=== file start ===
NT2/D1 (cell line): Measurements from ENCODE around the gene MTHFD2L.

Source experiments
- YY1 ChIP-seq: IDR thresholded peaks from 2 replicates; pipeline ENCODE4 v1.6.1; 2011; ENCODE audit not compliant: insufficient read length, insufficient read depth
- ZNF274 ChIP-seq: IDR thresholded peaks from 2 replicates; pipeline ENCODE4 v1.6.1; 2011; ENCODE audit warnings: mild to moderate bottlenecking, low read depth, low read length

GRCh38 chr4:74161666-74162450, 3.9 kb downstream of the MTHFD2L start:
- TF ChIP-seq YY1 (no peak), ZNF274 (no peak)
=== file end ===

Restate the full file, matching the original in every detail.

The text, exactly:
NT2/D1 (cell line): Measurements from ENCODE around the gene MTHFD2L.

Source experiments
- YY1 ChIP-seq: IDR thresholded peaks from 2 replicates; pipeline ENCODE4 v1.6.1; 2011; ENCODE audit not compliant: insufficient read length, insufficient read depth
- ZNF274 ChIP-seq: IDR thresholded peaks from 2 replicates; pipeline ENCODE4 v1.6.1; 2011; ENCODE audit warnings: mild to moderate bottlenecking, low read depth, low read length

GRCh38 chr4:74161666-74162450, 3.9 kb downstream of the MTHFD2L start:
- TF ChIP-seq YY1 (no peak), ZNF274 (no peak)